President Obama reacts to the shooting at a Connecticut elementary school that killed at least 27 people.
WASHINGTON – A tearful President Barack Obama expressed "overwhelming grief" on Friday for the victims of a shooting rampage at a Connecticut elementary school and called on Americans to set aside politics and "take meaningful action" to prevent more tragedies of this kind.
"We've endured too many of these tragedies in the past few years," Obama said, his voice cracking with emotion at times during a nationally televised appearance in the White House briefing room just hours after one of the worst shooting rampages in U.S. history.
At least 27 people have been killed, including 20 children, in the shooting that took place at Sandy Hook Elementary School in Newtown, about 60 miles northeast of New York City.
A second person was found dead at a secondary scene nearby, said state police.
"The majority of those who died were children — beautiful little kids between the ages of 5 and 10 years old," Obama said.
He paused for several seconds to keep his composure as he teared up and wiped an eye. Nearby, two aides cried and held hands as they listened to Obama.
"Our hearts are broken today, for the parents, and grandparents, sisters and brothers of these little children and for the families of the adults who were lost," Obama said.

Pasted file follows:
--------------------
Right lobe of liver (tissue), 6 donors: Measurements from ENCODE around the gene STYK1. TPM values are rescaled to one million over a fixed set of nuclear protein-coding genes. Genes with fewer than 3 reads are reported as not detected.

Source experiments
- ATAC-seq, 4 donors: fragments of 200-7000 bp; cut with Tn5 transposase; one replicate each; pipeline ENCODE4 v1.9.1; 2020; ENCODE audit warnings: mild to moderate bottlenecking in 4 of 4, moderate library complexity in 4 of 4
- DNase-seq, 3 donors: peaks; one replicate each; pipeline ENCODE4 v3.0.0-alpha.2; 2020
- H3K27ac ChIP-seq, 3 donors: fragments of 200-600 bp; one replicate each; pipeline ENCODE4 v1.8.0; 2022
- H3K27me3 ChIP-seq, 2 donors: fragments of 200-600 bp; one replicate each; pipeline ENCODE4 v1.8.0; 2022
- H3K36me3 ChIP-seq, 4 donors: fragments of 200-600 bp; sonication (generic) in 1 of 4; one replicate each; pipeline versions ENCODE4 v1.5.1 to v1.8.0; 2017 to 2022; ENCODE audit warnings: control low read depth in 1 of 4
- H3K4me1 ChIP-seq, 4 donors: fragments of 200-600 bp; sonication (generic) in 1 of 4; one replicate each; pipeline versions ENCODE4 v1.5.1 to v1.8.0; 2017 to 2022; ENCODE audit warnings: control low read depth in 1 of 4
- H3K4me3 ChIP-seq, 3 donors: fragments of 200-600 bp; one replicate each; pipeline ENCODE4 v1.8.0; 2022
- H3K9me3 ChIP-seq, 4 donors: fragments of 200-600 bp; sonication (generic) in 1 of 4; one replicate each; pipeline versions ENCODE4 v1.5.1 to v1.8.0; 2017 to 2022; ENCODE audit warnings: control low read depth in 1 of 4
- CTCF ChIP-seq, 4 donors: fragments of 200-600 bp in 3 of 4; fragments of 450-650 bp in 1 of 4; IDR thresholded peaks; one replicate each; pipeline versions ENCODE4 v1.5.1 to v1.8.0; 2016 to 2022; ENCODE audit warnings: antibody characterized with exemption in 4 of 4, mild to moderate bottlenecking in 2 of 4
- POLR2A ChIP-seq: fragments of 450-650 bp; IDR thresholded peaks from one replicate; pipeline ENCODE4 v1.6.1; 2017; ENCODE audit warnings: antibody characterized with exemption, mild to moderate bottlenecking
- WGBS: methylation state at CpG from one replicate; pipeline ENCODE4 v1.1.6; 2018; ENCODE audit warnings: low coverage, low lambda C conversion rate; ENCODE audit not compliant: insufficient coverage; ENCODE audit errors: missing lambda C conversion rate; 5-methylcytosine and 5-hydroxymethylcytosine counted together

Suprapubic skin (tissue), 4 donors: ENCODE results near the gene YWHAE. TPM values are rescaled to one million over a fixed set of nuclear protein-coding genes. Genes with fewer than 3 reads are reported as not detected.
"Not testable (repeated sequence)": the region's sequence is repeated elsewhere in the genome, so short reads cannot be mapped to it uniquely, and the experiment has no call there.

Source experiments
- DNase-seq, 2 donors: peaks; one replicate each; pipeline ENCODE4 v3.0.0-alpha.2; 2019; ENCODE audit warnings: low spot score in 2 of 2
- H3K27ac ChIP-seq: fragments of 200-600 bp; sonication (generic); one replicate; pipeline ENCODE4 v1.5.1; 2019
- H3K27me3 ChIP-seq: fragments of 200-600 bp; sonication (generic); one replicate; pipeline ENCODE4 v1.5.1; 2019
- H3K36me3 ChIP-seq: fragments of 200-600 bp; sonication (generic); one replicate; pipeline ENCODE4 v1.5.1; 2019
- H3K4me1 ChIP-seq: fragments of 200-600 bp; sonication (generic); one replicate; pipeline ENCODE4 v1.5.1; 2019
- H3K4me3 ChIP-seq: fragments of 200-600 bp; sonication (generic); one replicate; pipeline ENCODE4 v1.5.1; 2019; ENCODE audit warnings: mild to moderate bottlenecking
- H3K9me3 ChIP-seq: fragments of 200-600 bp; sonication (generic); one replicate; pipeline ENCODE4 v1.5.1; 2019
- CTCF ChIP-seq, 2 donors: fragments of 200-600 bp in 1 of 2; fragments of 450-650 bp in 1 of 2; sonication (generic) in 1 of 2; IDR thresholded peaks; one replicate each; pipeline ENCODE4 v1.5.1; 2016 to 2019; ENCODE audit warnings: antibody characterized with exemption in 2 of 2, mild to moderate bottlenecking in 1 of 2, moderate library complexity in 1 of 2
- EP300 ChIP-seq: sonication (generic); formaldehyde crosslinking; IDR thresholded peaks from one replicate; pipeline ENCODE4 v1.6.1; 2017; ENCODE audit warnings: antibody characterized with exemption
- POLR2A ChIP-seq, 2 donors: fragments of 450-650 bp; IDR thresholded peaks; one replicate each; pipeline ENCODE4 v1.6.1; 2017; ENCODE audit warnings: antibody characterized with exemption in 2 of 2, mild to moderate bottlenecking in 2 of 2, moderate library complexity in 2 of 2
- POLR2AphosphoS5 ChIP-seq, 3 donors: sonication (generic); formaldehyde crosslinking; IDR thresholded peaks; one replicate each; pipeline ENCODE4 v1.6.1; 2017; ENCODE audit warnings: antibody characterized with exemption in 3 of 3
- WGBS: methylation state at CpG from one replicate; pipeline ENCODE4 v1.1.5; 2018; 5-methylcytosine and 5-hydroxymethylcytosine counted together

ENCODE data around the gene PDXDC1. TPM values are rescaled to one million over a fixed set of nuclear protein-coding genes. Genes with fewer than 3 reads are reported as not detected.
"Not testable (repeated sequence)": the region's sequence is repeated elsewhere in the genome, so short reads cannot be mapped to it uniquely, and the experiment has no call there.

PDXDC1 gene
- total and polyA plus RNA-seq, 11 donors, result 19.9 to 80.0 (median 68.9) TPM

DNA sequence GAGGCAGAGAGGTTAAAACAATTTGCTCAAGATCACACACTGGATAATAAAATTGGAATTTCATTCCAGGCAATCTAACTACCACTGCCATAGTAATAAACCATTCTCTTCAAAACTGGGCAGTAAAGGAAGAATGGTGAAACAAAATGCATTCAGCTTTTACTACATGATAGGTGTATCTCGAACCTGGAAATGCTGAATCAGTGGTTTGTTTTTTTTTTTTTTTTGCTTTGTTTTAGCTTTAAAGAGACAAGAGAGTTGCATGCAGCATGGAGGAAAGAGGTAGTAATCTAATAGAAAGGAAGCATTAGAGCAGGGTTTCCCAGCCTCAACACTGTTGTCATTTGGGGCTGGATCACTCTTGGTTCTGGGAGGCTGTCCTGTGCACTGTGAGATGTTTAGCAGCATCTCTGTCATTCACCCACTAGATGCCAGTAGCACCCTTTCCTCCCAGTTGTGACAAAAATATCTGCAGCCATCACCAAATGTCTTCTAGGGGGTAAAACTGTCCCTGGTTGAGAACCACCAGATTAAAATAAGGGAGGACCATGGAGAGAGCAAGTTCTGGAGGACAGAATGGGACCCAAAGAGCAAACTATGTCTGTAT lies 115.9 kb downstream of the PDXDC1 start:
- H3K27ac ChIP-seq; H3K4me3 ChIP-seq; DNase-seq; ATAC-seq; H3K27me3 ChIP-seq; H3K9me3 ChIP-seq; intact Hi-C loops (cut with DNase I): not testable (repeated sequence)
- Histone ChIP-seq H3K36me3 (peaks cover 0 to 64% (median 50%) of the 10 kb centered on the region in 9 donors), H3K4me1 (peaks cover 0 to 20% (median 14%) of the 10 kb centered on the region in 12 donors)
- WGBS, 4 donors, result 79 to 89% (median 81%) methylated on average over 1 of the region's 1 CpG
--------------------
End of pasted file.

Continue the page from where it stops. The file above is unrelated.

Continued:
"Our hearts are broken for the parents of the survivors as well, for as blessed as they are to have their children home tonight, they know that their children's innocence has been torn away from them too early and there are no words that will ease their pain," he said.
"They had their entire lives ahead of them — birthdays, graduations, weddings, kids of their own," the president said of those who were killed.
He ordered that U.S. flags be flown at half-staff on public grounds through Tuesday.
House Speaker John Boehner has also ordered Capitol flags to be lowered.
President Obama spoke to FBI Director Robert Mueller and Conn. Gov. Dan Malloy about the school shooting and to "express his condolences and concern" for the victims and their families, said White House spokesman Jay Carney.
"Evil visited this community today," Malloy told reporters.
Malloy will have every resource he needs to deal with the school shooting, Obama said.
Obama said the U.S. has been through shootings like this too many times, and the country will have to take meaningful action to prevent such tragedies, regardless of politics.
As the president received briefings about the shooting, Carney, responded to questions about gun control and Obama's campaign promises on the matter by saying "I don't think today is that day" for such a discussion.
Others, however, said it was.
"If now is not the time to have a serious discussion about gun control and the epidemic of gun violence plaguing our society, I don't know when is," Rep. Jerrold Nadler, D-N.Y. said in a statement.
The Associated Press and Reuters contributed to this story.
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